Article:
US & Canada

NCAA offers settlement in athlete concussion cases

Bloomington High School running back Adrian Arrington tries to clear a pile of Providence Catholic defenders during the Class 6A championship football game in Champaign, Illinois 27 November 2004 Image copyright AP
Image caption Adrian Arrington (shown here in a high school game), said the effects of concussions during time as a university player have made it difficult to work or even care for his children

The US collegiate sport authority has offered to settle 10 lawsuits by former athletes who suffered concussions with a $70m (£41.3m) medical fund.

The money from the National Collegiate Athletic Association would be used to test and diagnose current and former athletes who played within the past 50 years for the effects of head trauma.

It would also tighten rules on returning to play after a concussion.

Growing awareness of the danger of head trauma has roiled US sport recently.

Thousands of players

Earlier in July, the National Football League (NFL) proposed to set aside more than $675m to compensate ex-players who had suffered long-term damage after playing the sport. A judge in that case has granted preliminary approval to the settlement.

And in January, President Barack Obama said if he had a son, he would not let him play professional American football.

Under the terms of the settlement proposed on Tuesday, amateur "student-athletes" on collegiate and university teams will retain the ability to sue individually for compensation.

The sports covered under the settlement, which must be approved by a federal judge, include American football, men's and women's hockey, football, and other contact sports

Tens of thousands of current and former students are expected to qualify for physical and neurological testing.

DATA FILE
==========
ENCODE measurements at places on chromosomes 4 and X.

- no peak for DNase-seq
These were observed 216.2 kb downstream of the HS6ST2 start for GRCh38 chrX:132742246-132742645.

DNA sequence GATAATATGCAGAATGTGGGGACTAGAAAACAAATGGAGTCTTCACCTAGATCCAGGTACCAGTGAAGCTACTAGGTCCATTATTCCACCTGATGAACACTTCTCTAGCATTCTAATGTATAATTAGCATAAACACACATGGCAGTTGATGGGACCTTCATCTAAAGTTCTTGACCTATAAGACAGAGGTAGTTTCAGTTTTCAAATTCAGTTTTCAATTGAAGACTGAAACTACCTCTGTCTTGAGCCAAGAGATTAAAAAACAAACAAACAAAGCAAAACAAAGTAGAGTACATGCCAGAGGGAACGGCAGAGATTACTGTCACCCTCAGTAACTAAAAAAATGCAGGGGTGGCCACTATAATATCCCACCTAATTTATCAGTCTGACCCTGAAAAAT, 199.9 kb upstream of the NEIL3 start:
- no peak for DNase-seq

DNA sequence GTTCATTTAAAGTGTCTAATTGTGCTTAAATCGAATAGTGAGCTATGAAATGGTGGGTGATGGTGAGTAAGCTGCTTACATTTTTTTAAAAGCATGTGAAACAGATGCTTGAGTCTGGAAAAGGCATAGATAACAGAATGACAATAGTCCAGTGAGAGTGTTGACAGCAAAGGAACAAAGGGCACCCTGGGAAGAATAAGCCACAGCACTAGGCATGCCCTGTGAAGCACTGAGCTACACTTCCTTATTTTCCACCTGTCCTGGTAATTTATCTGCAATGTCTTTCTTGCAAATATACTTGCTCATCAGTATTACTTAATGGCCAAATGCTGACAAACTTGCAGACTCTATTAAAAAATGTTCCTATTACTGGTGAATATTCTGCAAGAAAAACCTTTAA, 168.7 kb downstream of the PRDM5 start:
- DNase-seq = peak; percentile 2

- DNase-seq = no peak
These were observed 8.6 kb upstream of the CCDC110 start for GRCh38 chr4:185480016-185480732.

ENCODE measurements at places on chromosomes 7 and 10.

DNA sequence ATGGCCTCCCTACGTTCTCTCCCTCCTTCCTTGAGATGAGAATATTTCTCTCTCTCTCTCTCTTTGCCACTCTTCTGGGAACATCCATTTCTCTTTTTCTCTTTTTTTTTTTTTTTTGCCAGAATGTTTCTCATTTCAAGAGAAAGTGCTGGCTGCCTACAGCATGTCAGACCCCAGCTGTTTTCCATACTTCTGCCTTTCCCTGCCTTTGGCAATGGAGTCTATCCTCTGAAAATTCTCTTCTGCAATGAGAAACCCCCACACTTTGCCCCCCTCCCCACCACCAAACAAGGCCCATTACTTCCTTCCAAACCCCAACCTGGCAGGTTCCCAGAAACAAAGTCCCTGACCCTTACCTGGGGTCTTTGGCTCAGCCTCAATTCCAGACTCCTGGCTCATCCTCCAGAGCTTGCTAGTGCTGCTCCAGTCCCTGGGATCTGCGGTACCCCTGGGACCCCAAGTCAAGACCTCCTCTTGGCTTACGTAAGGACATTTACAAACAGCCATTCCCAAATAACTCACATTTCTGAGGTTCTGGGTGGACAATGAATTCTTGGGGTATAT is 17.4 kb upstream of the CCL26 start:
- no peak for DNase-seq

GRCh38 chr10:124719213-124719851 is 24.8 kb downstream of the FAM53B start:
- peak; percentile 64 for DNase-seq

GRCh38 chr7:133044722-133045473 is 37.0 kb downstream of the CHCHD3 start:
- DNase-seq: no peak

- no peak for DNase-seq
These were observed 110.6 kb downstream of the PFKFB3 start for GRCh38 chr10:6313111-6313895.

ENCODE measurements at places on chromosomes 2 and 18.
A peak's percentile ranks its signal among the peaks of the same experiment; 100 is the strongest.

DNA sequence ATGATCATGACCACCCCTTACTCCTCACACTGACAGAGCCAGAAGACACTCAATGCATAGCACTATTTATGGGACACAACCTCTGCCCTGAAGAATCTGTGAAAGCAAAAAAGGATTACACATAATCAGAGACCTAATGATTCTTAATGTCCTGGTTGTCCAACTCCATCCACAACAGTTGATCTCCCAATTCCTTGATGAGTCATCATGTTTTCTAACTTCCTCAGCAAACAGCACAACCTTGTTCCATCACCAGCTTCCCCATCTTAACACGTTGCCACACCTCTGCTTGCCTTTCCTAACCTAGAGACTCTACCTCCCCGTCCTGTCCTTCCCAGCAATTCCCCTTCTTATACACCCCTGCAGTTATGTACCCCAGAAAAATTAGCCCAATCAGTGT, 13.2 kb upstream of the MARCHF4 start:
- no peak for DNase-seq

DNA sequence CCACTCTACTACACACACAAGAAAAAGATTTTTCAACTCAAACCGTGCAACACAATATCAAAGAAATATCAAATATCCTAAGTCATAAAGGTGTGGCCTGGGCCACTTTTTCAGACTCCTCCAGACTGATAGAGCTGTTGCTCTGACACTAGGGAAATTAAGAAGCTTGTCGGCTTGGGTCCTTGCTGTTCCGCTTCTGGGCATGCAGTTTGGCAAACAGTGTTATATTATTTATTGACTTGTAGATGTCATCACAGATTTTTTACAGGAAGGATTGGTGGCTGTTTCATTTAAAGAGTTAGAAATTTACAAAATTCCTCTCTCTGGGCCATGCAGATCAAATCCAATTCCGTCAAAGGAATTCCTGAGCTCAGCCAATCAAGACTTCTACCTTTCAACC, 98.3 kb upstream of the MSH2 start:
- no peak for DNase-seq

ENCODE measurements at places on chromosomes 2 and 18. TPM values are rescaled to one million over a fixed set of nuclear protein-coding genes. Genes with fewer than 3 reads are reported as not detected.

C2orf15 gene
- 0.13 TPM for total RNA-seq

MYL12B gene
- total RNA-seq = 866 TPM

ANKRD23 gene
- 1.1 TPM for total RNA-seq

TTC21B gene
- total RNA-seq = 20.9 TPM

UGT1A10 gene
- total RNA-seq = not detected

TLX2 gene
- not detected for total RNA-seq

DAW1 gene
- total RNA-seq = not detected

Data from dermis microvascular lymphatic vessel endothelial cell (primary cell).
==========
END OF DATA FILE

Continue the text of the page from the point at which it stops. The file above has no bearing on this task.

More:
Image copyright AP
Image caption While many athletes named in the combined lawsuits were American football players, the settlement will affect return-to-play policies for all university sport, including women's softball

A lawyer for the players suing the NCAA, Joseph Siprut, said the year-long negotiations would make college sport somewhat safer.

"I wouldn't say these changes solve the safety problems, but they do reduce the risks," he told the Associated Press news agency. "It's changed college sports forever."

Seizures, depression

Mr Siprut also hailed the stricter return-to-play rules proposed under the settlement, which include banning athletes from returning to play or practice on the same day they are diagnosed with a concussion.

"Changes were necessary to preserve the talent well of kids that feeds the game of football," he said. "Absent these kinds of changes, the sport will die."

Also under the settlement, the NCAA athletes will undergo baseline neurological testing at the beginning of the year to track the effects of concussions and other injuries on the brain.

The settlement includes no admission of wrongdoing by the NCAA.

Among the plaintiffs are dozens of athletes who say they suffered brain trauma, including the lead plaintiff, Adrian Arrington, an ex-American football player at Eastern Illinois University.

Mr Arrington endured five concussions during his time at Eastern Illinois, some so severe he could not recognise his parents afterwards.

Court records said Mr Arrington suffered memory loss, seizures and debilitating depression after the concussions.

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